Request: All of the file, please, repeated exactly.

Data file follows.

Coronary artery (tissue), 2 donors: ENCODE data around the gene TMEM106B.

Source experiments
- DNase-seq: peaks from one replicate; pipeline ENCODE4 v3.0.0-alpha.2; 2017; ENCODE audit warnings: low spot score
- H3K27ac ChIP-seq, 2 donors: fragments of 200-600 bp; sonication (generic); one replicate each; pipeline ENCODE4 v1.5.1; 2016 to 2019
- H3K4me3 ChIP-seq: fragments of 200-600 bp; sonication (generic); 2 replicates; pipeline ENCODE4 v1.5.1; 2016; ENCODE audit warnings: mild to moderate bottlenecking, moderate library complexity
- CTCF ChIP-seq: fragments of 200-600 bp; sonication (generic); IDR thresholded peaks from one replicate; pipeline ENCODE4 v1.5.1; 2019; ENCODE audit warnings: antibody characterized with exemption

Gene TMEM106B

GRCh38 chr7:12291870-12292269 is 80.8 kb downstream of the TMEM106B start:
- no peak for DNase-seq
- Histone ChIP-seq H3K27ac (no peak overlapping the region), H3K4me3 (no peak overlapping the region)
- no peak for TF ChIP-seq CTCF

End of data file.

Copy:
Coronary artery (tissue), 2 donors: ENCODE data around the gene TMEM106B.

Source experiments
- DNase-seq: peaks from one replicate; pipeline ENCODE4 v3.0.0-alpha.2; 2017; ENCODE audit warnings: low spot score
- H3K27ac ChIP-seq, 2 donors: fragments of 200-600 bp; sonication (generic); one replicate each; pipeline ENCODE4 v1.5.1; 2016 to 2019
- H3K4me3 ChIP-seq: fragments of 200-600 bp; sonication (generic); 2 replicates; pipeline ENCODE4 v1.5.1; 2016; ENCODE audit warnings: mild to moderate bottlenecking, moderate library complexity
- CTCF ChIP-seq: fragments of 200-600 bp; sonication (generic); IDR thresholded peaks from one replicate; pipeline ENCODE4 v1.5.1; 2019; ENCODE audit warnings: antibody characterized with exemption

Gene TMEM106B

GRCh38 chr7:12291870-12292269 is 80.8 kb downstream of the TMEM106B start:
- no peak for DNase-seq
- Histone ChIP-seq H3K27ac (no peak overlapping the region), H3K4me3 (no peak overlapping the region)
- no peak for TF ChIP-seq CTCF